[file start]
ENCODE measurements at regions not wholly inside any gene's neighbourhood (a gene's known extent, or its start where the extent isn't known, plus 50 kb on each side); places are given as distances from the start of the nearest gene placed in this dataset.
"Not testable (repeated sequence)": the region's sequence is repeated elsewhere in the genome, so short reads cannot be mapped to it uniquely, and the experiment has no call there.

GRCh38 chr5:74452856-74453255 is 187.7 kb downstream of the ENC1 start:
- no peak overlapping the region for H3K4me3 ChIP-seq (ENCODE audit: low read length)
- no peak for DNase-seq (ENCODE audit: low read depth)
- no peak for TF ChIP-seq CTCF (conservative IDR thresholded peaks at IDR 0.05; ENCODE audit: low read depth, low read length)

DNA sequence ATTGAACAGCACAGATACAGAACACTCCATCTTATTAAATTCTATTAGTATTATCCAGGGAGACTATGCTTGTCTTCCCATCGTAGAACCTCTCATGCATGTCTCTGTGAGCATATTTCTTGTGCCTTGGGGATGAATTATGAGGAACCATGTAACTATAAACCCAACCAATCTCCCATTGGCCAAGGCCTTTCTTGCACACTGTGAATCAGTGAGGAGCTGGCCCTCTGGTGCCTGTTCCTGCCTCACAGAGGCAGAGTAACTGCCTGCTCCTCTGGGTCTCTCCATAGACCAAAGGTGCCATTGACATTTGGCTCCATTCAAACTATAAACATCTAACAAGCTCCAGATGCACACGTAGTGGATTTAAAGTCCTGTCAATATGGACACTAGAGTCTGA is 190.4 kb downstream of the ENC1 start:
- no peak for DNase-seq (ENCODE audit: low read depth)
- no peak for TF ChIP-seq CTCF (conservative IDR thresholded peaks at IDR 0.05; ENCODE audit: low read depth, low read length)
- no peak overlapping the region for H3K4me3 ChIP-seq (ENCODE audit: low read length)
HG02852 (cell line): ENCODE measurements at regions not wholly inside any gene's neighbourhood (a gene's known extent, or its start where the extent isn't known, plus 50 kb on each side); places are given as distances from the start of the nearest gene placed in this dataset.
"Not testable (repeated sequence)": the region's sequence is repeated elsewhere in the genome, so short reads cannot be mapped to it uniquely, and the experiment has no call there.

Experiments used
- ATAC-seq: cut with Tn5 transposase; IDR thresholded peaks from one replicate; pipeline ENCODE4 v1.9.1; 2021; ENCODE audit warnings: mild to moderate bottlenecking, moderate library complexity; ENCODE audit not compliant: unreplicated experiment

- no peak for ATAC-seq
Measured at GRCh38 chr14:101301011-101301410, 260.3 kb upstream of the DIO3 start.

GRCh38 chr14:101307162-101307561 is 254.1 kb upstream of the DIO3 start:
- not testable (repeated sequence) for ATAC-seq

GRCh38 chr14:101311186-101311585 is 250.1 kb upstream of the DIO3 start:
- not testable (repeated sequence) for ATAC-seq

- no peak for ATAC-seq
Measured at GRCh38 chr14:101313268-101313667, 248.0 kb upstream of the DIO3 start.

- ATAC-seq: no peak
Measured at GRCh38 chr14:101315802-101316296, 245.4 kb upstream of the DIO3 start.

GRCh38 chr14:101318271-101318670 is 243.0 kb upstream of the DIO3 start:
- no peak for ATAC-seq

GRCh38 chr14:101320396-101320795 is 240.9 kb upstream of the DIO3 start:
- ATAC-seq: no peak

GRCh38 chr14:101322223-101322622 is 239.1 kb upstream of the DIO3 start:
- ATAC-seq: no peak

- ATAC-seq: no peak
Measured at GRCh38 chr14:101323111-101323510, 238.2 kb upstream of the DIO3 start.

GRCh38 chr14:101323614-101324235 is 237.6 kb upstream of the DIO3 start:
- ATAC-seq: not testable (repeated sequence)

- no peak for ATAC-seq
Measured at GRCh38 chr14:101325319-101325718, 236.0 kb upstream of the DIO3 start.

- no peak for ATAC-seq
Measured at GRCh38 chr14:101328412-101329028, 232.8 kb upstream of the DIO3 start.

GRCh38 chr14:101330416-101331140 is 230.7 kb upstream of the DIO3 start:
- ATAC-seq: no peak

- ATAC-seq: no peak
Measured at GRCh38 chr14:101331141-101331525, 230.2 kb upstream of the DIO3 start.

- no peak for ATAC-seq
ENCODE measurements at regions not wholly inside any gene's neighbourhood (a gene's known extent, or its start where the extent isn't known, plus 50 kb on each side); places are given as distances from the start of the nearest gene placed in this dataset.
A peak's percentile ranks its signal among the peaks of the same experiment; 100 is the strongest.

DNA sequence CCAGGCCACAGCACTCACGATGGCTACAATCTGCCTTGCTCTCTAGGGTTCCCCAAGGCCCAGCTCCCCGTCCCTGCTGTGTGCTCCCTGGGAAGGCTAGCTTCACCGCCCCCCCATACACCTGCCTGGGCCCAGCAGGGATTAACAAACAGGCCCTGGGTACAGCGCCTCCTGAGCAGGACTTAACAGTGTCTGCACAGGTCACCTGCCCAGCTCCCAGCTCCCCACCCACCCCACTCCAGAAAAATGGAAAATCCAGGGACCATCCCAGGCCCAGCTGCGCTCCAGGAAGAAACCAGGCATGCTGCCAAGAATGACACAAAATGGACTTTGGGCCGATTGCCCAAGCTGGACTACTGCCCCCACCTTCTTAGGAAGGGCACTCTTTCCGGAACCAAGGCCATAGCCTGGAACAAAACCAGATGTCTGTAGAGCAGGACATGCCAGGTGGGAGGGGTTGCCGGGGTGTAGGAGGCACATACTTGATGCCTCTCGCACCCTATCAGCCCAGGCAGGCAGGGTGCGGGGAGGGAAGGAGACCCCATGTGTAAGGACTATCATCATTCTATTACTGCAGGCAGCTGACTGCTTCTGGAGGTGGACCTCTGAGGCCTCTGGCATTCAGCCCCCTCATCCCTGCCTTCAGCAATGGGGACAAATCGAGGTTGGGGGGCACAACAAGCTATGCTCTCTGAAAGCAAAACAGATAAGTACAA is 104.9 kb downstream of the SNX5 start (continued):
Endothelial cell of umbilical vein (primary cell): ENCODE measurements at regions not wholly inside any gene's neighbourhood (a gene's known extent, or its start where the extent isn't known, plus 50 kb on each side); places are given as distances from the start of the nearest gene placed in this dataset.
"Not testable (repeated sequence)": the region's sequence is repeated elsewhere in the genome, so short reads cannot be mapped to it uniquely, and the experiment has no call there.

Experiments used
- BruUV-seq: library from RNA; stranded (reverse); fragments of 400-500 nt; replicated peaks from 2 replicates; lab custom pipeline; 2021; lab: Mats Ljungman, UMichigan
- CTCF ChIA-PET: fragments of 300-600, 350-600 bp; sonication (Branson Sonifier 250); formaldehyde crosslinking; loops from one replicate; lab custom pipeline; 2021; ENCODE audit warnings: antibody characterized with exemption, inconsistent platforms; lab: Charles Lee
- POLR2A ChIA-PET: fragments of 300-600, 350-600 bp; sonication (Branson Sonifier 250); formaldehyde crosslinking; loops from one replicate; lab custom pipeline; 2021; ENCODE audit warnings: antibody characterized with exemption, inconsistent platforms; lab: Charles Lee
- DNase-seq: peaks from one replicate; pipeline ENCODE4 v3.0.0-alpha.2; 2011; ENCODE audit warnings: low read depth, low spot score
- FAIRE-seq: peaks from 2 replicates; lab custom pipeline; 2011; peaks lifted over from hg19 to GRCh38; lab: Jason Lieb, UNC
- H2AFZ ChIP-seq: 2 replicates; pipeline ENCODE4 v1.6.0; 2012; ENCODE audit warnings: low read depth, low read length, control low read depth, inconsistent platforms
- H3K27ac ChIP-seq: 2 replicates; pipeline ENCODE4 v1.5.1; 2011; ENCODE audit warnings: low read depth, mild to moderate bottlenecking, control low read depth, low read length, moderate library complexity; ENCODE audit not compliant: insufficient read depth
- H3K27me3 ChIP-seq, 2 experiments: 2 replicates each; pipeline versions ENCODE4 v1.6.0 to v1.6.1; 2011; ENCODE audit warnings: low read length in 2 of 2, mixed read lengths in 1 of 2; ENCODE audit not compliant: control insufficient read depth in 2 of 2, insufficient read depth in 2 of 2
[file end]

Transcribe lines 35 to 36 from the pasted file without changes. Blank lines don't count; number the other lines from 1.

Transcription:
- no peak for ATAC-seq
Measured at GRCh38 chr14:101325319-101325718, 236.0 kb upstream of the DIO3 start.